For most people, flying is an act of faith. Take a seat, place your trust in the skill of the pilots, the quality of the aircraft and the diligence of those who maintain them, and shut out thoughts of anything less than a happy landing. But tragedies such as the as-yet-unexplained June 1 crash of an Air France Airbus A330 into the sea off Brazil, which killed 228 passengers and crew, crystallize all our old fears. And they occasionally highlight things few travellers had ever previously worried about. Like the fact that transoceanic flights disappear from radar a half-hour after clearing land, leaving air traffic controllers to only guess at their whereabouts for large portions of the voyage.
In an age where your cellphone can track your location—and that of your friends—within a couple of feet, and your car’s dashboard navigation system can plot every twist, turn and rest stop of a cross-country trip, it seems inconceivable. But while airline pilots know their aircraft’s location thanks to satellite GPS, that information isn’t always readily available to those back on the ground. Traditional radar can only reach about 320 km offshore because of the curvature of the earth. And the wide expanses of the ocean make it difficult for planes to share their position. Radio coverage can be patchy, depending on distance and weather, and transmission via satellite is too costly for constant use. (Air France, like many carriers, gets bulletins from on-board computers about mechanical issues that crop up during flights, so it can be ready to fix them once the plane lands. In the case of Flight 447, those messages—sent directly to the airline’s headquarters—were the first, and as it turned out only, indication of trouble.)
So, for all of society’s high-tech advances, the way planes fly across oceans has barely changed in half a century. As they approach the coastline, aircraft move into designated tracks, high-altitude express lanes spread across the sky. Once in track, planes maintain a strict separation—80 nautical miles longitudinally, 60 nautical miles laterally, and 1,000 feet in altitude. Their true positions are relayed back to air traffic control when they pass fixed points along the route, usually about once an hour. The rest of the time, controllers have only a vague notion of their progress, based on factors like airspeed, the prevailing winds, and pilots’ estimated time of arrival at the next checkpoint.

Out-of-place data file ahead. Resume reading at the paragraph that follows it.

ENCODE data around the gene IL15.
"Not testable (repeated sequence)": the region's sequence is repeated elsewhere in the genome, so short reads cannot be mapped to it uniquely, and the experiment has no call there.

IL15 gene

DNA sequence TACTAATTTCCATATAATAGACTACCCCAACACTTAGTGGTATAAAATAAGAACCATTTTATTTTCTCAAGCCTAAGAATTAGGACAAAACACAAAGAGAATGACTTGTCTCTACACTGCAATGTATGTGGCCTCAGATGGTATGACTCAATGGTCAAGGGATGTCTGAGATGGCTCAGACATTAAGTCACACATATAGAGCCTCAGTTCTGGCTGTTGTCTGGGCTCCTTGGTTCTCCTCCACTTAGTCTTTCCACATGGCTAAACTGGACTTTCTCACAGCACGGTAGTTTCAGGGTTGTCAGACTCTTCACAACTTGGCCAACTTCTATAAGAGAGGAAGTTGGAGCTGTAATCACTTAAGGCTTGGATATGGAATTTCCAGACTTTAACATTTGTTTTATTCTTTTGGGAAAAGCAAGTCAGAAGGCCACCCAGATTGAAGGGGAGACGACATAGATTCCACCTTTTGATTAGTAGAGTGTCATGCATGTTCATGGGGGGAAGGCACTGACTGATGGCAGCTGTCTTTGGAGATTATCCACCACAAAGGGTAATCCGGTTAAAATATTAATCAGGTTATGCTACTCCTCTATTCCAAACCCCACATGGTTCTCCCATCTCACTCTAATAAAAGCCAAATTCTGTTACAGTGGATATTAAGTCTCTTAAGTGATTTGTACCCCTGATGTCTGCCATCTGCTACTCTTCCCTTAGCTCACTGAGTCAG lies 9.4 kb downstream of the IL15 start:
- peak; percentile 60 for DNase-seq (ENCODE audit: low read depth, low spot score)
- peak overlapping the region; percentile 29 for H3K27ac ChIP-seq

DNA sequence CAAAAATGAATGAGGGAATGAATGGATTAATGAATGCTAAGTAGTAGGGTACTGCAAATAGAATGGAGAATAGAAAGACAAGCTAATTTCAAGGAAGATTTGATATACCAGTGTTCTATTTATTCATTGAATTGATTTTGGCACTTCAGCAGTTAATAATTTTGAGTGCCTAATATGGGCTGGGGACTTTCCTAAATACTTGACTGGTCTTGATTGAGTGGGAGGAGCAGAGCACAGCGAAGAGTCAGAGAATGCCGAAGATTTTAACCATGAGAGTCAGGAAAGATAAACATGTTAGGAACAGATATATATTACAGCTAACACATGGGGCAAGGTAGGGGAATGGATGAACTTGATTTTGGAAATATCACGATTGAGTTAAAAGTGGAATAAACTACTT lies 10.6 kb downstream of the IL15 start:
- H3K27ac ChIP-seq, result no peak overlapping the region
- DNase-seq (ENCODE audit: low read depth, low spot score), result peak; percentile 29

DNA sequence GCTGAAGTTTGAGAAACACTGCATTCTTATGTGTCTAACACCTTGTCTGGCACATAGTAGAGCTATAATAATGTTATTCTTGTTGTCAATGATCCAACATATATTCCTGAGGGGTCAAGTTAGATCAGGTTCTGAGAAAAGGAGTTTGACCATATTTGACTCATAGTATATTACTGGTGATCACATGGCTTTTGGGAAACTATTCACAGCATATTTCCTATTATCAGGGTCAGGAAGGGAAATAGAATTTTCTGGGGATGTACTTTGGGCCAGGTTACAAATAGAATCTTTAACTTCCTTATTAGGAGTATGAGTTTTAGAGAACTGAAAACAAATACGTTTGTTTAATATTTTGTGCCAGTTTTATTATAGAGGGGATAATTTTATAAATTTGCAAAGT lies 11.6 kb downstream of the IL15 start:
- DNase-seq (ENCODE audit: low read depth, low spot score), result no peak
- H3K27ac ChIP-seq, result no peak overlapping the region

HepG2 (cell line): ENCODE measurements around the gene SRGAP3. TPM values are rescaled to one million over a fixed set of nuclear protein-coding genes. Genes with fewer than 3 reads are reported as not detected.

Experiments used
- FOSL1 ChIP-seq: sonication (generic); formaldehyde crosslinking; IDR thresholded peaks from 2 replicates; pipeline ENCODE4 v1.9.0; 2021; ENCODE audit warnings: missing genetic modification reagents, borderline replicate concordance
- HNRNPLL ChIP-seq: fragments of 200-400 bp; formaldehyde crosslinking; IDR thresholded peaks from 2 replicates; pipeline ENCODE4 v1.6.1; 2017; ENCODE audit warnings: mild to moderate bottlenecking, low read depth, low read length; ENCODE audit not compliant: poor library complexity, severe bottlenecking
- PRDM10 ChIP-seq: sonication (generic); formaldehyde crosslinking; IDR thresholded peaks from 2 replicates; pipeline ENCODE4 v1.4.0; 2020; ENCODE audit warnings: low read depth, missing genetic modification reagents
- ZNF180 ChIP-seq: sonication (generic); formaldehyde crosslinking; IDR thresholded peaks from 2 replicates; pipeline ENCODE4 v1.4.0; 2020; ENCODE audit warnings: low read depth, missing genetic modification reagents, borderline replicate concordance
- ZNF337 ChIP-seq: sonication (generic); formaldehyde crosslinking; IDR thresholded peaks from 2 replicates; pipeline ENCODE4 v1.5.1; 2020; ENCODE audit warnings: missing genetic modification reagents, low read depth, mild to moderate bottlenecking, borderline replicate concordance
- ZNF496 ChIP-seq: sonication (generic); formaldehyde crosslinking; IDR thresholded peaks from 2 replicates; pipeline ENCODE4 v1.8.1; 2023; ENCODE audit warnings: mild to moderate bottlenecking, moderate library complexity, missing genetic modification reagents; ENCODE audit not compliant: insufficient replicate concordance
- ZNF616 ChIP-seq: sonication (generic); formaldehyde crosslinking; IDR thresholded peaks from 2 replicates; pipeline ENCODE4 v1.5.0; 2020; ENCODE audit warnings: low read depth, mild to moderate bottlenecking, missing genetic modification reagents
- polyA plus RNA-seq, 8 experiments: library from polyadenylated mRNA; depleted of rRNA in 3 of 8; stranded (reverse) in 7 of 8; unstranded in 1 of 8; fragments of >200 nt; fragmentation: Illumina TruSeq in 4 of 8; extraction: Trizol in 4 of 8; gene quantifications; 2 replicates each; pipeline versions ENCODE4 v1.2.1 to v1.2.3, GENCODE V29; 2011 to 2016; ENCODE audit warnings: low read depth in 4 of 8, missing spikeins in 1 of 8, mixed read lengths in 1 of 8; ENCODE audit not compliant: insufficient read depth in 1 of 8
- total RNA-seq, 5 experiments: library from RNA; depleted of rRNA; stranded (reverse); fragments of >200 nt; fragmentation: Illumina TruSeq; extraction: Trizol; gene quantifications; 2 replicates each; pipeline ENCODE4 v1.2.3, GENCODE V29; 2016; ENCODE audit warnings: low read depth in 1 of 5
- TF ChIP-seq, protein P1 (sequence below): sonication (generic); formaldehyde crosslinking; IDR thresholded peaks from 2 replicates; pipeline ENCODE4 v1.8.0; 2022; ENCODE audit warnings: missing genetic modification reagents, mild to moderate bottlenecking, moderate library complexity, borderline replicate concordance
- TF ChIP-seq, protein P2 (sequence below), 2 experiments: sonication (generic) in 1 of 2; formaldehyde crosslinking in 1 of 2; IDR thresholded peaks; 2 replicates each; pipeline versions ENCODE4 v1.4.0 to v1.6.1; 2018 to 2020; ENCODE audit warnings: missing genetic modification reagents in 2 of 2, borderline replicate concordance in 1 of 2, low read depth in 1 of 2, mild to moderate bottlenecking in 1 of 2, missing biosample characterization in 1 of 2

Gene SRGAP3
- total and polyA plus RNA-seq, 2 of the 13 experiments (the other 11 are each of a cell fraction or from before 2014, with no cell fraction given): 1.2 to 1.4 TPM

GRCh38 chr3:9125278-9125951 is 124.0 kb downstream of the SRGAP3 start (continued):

It’s a system that emphasizes safety—each evening along North America’s eastern seaboard, for example, hundreds of Europe-bound jets trace basically the same route out over Newfoundland and across the North Atlantic without incident—but at a cost. Not everyone can fly at the most efficient altitudes, and changing tracks to avoid storms or rough air while maintaining separation can be a laborious process. Keeping everyone on the same path also makes many flights more circuitous than necessary.
And despite the ubiquity of GPS technology, it appears change will be slow in coming. Major members of the International Civil Aviation Organization (ICAO), the UN body that governs the world’s skies, signed a declaration in early April calling for a “rapid” shift to performance-based navigation—using satellites instead of ground-based monitoring to help make flying more efficient and “green.” But the timetable for implementation remains vague. The United States has so far deployed the GPS technology only in parts of Alaska and southern Florida (the first test will be a Paris-Miami flight June 10) and the Federal Aviation Administration is still lobbying Congress for the tens of billions it needs to set up a national network.
Nav Canada, the private sector body responsible for air traffic over this country, debuted its Automatic Dependent Surveillance-Broadcast (ADS-B) system this past January, providing coverage for the skies over Hudson Bay. Previously, the 35,000 flights a year that crossed the region were out of tracking range and had to maintain oceanic separation distances until much further south. Now those equipped with GPS beacons automatically transmit their position, altitude, speed and other data to five ground stations that have been placed around the shores of the bay to relay the information to air traffic control. “It’s better than radar,” says Jeff MacDonald, NavCan’s manager of air navigation systems. “This updates once per second. It takes radar four seconds to do its 360-degree sweep.” As a result, ADS-B tracked flights can now move to the same separation—just five miles—they have in radar zones, climbing and descending faster, saving an estimated 18 million litres of fuel a year. The next phase will see Nav Canada and its Danish counterpart set up more of the fridge-sized ground monitors in Labrador and Greenland, providing coverage for part of the North Atlantic.
But until somebody figures out how to anchor the relay stations in the open sea—they must be fixed points to work—or develops a different GPS-monitoring technology, vast zones of the world will remain “off the grid.” A reminder that even as it gets smaller, the world remains a frighteningly large place.